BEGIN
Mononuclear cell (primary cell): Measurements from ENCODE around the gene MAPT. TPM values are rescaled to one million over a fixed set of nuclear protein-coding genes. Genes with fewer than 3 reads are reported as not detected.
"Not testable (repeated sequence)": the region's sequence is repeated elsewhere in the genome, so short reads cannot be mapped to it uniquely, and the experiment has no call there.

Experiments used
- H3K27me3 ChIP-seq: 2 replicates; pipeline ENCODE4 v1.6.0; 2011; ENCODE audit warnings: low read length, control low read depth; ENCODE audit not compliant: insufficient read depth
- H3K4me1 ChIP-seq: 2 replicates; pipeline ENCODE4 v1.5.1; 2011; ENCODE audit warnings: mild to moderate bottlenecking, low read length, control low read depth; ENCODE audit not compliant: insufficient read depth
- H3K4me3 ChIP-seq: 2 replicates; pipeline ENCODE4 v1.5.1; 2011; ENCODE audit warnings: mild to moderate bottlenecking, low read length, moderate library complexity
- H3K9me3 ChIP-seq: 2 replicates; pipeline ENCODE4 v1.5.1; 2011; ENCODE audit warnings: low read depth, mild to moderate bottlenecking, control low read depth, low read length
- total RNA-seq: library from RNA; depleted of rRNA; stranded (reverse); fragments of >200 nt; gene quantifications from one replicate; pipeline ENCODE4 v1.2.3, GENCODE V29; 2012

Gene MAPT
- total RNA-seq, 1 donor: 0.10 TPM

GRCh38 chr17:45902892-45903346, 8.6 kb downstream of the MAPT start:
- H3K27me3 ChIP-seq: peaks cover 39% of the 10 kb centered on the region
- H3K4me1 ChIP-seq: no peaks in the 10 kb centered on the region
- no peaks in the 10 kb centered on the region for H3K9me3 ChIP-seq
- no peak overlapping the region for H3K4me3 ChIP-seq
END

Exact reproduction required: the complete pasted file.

Mononuclear cell (primary cell): Measurements from ENCODE around the gene MAPT. TPM values are rescaled to one million over a fixed set of nuclear protein-coding genes. Genes with fewer than 3 reads are reported as not detected.
"Not testable (repeated sequence)": the region's sequence is repeated elsewhere in the genome, so short reads cannot be mapped to it uniquely, and the experiment has no call there.

Experiments used
- H3K27me3 ChIP-seq: 2 replicates; pipeline ENCODE4 v1.6.0; 2011; ENCODE audit warnings: low read length, control low read depth; ENCODE audit not compliant: insufficient read depth
- H3K4me1 ChIP-seq: 2 replicates; pipeline ENCODE4 v1.5.1; 2011; ENCODE audit warnings: mild to moderate bottlenecking, low read length, control low read depth; ENCODE audit not compliant: insufficient read depth
- H3K4me3 ChIP-seq: 2 replicates; pipeline ENCODE4 v1.5.1; 2011; ENCODE audit warnings: mild to moderate bottlenecking, low read length, moderate library complexity
- H3K9me3 ChIP-seq: 2 replicates; pipeline ENCODE4 v1.5.1; 2011; ENCODE audit warnings: low read depth, mild to moderate bottlenecking, control low read depth, low read length
- total RNA-seq: library from RNA; depleted of rRNA; stranded (reverse); fragments of >200 nt; gene quantifications from one replicate; pipeline ENCODE4 v1.2.3, GENCODE V29; 2012

Gene MAPT
- total RNA-seq, 1 donor: 0.10 TPM

GRCh38 chr17:45902892-45903346, 8.6 kb downstream of the MAPT start:
- H3K27me3 ChIP-seq: peaks cover 39% of the 10 kb centered on the region
- H3K4me1 ChIP-seq: no peaks in the 10 kb centered on the region
- no peaks in the 10 kb centered on the region for H3K9me3 ChIP-seq
- no peak overlapping the region for H3K4me3 ChIP-seq